[Eclipse Expressions] Control the visibility of Eclipse RCP menu contributions depending on text selection with PropertyTesters

For seasoned RCP developers, this will be yesterday’s news I guess. However, I have just spent more than the usual 10 minutes on finding a solution to my problem, so I thought it’d be good to provide a quick write-up.

DISCLAIMER: This solution was tested with an RCP application based on the Eclipse Indigo (3.7.2) platform and Java JDK 1.7.0_51. I cannot see any reason, however, why this wouldn’t work with different setups.

The problem

The case I use for presenting this short tutorial is arguably a corner case. Nevertheless the solution can easily be transferred to other setups. So, I have this FoobarView extending org.eclipse.ui.part.ViewPart. Its only control is an org.eclipse.jface.text.source.SourceViewer (but could be any TextViewer for the purposes of this post). I’ve created a command in plugin.xml which I want to use from a view-dependent popup menu item. However, I want this menu item only to be visible whenever there is any text selected in the SourceViewer. For simplicity, the command should have a handler which should simply print the selected bit of text to standard out.

I was used to simply declaring a default handler for any command in plugin.xml, but as you’ll see, in order to make the above work this isn’t the way to go. So, let’s immerse ourselves in code and XML…

The solution

The command looks like this in plugin.xml:

<extension point="org.eclipse.ui.commands">
      <command
            description="Print selected text to stdout"
            id="net.sdruskat.blog.foobar.commands.printSelectedTextToStdOut"
            name="Print selected text to stdout">
      </command>
</extension>

No magic there, all nice and simple. Next, the popup menu item.

<extension point="org.eclipse.ui.menus">
      <menuContribution
            allPopups="false"
            locationURI="popup:net.sdruskat.blog.foobar.view">
         <command
               commandId="net.sdruskat.blog.foobar.commands.printSelectedTextToStdOut"
               label="Print selected text to stdout"
               style="push">
         </command>
      </menuContribution>
</extension>

Again, simple. In the menu declaration, we have the locationURI which binds menu to view. The view is declared as usual in plugin.xml so I’ll omit it here. Of course it shold have that id…

The source for the view is simple as well (auto-generated stuff, imports, generic stuff, etc. ommitted for readability).

public class FoobarView extends ViewPart {

	@Override
	public void createPartControl(Composite parent) {
		SourceViewer sourceViewer = new SourceViewer(parent, null, null, false, SWT.WRAP | SWT.BORDER | SWT.V_SCROLL | SWT.H_SCROLL | SWT.MULTI | SWT.READ_ONLY);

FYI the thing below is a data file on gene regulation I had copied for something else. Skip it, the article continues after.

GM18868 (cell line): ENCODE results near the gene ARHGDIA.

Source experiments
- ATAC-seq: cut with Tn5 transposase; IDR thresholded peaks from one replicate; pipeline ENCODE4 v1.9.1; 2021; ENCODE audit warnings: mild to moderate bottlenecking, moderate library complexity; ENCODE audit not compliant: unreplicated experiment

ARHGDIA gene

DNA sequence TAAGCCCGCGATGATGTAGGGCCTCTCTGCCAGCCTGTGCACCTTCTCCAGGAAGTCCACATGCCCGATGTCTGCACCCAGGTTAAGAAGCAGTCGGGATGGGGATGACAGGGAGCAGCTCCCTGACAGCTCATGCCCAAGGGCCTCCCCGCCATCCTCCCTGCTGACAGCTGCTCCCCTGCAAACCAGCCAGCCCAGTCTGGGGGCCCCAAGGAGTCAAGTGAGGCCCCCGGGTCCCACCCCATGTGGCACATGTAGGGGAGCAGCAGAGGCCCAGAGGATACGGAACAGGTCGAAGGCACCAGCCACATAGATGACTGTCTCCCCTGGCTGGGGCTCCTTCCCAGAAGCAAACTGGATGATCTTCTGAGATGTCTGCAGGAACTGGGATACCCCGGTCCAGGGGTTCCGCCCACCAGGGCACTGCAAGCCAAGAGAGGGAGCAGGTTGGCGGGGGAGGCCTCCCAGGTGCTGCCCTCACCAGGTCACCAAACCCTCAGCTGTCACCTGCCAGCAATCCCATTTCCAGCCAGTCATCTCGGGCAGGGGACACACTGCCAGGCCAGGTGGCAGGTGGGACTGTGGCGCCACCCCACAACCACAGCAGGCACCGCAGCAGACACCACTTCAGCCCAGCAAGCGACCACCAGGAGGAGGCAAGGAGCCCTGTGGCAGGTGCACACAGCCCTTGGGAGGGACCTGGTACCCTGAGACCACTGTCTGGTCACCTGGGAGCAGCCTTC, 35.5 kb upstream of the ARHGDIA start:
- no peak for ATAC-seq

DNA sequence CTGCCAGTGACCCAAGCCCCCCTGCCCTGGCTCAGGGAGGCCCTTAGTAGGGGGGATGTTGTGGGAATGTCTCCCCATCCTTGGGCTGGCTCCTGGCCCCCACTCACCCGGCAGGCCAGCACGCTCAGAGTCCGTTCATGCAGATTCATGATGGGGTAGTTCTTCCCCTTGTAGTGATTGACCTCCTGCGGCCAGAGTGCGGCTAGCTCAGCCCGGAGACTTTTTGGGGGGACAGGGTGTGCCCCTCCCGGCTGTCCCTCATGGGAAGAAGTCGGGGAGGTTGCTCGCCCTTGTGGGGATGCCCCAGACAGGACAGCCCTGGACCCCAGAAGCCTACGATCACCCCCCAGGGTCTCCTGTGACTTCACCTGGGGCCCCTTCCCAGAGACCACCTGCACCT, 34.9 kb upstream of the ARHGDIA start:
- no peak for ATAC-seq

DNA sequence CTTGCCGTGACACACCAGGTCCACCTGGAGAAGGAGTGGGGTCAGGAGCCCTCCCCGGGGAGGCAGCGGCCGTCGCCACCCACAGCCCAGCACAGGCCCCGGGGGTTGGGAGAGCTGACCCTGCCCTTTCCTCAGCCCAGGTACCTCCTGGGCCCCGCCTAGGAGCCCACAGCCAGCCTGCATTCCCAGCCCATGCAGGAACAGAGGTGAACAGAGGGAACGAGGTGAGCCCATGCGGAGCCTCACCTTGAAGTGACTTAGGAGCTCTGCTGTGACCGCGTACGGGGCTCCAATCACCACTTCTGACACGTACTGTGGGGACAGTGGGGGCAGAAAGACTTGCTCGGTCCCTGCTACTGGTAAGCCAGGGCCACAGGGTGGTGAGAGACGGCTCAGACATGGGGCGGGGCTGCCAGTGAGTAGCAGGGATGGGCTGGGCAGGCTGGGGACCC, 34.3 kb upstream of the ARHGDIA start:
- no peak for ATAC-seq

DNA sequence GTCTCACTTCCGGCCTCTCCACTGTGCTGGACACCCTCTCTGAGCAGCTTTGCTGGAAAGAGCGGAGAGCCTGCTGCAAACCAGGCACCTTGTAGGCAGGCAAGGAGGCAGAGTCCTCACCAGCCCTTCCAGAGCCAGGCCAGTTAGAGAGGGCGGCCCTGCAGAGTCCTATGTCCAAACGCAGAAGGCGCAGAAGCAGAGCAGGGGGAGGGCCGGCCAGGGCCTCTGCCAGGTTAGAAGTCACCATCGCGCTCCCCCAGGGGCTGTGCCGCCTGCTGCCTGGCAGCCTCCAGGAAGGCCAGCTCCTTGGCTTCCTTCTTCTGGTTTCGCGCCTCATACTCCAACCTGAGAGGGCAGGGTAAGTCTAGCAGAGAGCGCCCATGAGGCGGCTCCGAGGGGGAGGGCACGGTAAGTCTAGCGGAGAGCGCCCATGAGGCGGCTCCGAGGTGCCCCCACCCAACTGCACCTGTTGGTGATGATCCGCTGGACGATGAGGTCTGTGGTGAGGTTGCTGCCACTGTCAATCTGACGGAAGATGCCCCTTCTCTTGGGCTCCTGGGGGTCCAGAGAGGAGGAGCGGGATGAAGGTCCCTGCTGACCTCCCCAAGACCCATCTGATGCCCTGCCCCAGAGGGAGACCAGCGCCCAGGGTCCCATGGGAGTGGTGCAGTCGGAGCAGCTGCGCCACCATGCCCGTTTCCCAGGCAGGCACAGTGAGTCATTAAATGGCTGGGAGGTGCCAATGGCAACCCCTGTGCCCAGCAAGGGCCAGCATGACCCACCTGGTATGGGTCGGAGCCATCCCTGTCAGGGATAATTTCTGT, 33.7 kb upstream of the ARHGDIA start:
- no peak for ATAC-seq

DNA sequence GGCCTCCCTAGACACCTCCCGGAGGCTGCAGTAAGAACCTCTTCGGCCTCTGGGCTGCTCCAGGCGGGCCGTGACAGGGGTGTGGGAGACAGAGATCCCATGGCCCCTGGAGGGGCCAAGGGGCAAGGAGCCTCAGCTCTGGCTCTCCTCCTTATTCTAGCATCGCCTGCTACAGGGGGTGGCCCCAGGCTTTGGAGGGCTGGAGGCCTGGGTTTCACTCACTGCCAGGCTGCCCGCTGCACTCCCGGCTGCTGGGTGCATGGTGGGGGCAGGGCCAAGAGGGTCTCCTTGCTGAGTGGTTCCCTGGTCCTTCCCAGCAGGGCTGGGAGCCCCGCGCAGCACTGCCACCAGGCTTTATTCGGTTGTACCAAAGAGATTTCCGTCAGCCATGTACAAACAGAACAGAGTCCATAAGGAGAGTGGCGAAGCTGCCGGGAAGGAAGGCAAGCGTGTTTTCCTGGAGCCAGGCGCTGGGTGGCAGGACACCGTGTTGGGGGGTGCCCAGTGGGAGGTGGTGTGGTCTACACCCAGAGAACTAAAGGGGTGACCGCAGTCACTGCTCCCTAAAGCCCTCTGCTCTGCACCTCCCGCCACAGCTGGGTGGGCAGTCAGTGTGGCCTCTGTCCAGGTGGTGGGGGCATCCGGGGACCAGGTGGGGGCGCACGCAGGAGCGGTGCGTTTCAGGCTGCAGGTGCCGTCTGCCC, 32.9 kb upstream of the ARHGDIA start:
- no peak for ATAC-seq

// Add a MenuManager
		MenuManager menuManager = new MenuManager ();
		Menu menu = menuManager.createContextMenu(sourceViewer.getControl());
		sourceViewer.getControl().setMenu(menu);
		getSite().registerContextMenu(menuManager, sourceViewer);
		// Make the selection available to the workbench
		getSite().setSelectionProvider(sourceViewer);
		Document document = new Document("We do need some text here, don't we!");
		sourceViewer.setDocument(document);
	}
}

The handler is as run-off-the-mill as it gets.

public class FoobarHandler extends AbstractHandler {

	@Override
	public Object execute(ExecutionEvent event) throws ExecutionException {
		System.out.println("The selected text is: " + getSelection().getText());
		return null;
	}

	private TextSelection getSelection() {
		TextSelection selection = null;
		try {               
			IWorkbenchPart part = PlatformUI.getWorkbench().getActiveWorkbenchWindow().getActivePage().getActivePart();
			if (part instanceof FoobarView) {
				final FoobarView view = (FoobarView) part;
				selection = (TextSelection) view.getSite().getSelectionProvider().getSelection();
			}
		} catch (Exception e) {
			e.printStackTrace();
		}
		return selection;
	}
}

The interesting part is the handler, and how it is declared in plugin.xml.

<extension point="org.eclipse.ui.handlers">
      <handler
            class="net.sdruskat.blog.foobar.commands.FoobarHandler"
            commandId="net.sdruskat.blog.foobar.commands.printSelectedTextToStdOut">
         <enabledWhen>
            <test
                  property="net.sdruskat.blog.foobar.commands.hasNonEmptyTextSelection">
            </test>
         </enabledWhen>
         <activeWhen>
             <with variable="activePartId">
                     <equals
                           value="net.sdruskat.blog.foobar.view">
                     </equals>
               </with>
        </activeWhen>
      </handler>
   </extension>

Note that the <activeWhen> directive should check whether the active part is your view, as there must only ever be one active handler at any one time in Eclipse.

The highlighted bit basically says “Enable this handler when the test for the property ‘hasNonEmptyTextSelection’ doesn’t fail.” (“And when I say ‘enable it’, I mean ‘don’t grey it out and let it be clickable’.”) Properties are tested with a (drumroll…) org.eclipse.core.expressions.PropertyTester! It was this which took me a while to find out about. A class extending PropertyTester must at least override test(), which returns a boolean. If true is returned the test is passed. The PropertyTester is hooked up with our handler in plugin.xml as follows.